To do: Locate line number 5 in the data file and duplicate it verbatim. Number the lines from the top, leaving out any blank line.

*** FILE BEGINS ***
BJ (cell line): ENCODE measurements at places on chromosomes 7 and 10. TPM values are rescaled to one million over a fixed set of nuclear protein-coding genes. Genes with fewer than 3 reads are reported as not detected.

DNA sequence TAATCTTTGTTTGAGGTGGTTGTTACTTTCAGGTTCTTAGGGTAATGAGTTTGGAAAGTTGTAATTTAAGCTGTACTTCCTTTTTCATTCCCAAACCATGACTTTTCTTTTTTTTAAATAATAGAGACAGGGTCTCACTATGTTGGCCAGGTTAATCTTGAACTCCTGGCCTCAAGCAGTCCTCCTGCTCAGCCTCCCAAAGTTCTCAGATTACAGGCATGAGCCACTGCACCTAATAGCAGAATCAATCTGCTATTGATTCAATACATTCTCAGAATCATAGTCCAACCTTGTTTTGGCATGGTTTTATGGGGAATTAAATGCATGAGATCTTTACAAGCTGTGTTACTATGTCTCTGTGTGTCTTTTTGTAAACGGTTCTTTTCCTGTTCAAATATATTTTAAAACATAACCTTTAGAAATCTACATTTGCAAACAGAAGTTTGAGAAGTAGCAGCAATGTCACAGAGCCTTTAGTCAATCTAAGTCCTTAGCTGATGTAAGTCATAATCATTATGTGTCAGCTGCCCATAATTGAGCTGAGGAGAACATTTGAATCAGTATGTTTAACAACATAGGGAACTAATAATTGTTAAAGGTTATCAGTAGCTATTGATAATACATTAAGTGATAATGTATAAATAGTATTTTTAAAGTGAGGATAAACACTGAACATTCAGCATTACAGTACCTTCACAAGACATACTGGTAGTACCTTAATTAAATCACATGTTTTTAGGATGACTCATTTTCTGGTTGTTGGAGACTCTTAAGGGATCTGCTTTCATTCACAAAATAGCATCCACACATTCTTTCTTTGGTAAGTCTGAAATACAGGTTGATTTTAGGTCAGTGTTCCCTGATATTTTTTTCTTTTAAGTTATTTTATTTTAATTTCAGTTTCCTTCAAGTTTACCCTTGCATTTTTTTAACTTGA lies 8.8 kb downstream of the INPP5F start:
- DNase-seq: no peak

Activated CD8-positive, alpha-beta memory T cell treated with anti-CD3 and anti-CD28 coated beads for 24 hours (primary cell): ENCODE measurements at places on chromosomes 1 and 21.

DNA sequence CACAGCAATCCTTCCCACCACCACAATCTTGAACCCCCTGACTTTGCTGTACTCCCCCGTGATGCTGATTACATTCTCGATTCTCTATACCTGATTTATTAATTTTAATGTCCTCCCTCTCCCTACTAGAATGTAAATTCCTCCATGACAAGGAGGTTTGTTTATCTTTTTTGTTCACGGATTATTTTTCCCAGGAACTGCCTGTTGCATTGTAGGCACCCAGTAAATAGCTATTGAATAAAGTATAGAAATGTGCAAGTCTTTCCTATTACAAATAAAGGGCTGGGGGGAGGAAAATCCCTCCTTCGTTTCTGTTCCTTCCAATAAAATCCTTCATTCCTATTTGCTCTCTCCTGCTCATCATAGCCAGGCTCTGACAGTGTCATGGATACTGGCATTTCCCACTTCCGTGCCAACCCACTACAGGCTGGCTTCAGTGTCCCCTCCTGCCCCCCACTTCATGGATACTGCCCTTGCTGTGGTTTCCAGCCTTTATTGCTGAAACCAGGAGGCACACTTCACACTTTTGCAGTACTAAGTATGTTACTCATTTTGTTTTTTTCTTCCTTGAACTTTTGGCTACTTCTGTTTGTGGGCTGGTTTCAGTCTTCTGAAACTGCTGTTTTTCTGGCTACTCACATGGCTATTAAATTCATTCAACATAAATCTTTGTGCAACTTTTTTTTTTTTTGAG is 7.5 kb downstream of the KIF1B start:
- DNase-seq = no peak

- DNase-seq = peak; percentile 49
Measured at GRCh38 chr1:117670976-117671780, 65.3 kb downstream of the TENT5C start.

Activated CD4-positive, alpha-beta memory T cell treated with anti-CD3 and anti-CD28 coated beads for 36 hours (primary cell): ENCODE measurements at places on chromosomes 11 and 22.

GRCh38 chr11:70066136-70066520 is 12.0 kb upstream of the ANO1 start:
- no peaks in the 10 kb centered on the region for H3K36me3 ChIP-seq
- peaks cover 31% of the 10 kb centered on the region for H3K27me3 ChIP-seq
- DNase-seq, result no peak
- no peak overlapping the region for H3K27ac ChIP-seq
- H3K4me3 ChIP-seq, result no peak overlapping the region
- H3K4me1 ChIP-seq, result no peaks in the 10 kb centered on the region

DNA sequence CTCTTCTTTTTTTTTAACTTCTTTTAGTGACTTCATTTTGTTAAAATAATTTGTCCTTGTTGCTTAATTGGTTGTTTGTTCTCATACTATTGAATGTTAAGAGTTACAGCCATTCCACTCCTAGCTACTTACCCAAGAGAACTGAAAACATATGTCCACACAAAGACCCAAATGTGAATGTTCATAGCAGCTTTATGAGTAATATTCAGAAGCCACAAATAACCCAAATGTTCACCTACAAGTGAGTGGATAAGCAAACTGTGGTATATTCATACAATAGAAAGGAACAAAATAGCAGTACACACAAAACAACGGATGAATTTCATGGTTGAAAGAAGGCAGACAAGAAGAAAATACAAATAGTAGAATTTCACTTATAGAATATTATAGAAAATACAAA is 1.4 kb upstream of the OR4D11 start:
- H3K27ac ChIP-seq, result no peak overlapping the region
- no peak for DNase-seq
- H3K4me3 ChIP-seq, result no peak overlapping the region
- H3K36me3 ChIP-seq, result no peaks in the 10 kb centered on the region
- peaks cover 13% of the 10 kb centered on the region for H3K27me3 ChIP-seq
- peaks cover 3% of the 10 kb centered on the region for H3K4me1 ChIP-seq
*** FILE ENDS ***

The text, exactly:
DNA sequence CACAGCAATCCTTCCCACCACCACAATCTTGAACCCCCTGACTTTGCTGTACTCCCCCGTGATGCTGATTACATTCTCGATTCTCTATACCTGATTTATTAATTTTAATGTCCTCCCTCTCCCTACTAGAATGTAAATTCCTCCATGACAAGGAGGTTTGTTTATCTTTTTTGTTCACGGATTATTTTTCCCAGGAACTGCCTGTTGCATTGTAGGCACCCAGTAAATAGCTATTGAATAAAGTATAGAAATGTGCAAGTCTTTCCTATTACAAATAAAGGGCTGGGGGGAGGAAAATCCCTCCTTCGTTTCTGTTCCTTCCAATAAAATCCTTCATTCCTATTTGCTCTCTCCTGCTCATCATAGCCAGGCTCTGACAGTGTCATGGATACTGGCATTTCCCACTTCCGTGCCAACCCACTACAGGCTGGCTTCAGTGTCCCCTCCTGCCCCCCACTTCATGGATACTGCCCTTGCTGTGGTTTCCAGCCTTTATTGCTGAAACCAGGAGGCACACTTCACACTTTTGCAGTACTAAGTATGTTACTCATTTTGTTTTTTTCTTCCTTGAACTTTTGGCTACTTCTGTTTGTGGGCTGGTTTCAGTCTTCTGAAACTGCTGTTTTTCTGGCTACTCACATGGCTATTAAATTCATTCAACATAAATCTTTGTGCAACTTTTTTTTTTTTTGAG is 7.5 kb downstream of the KIF1B start: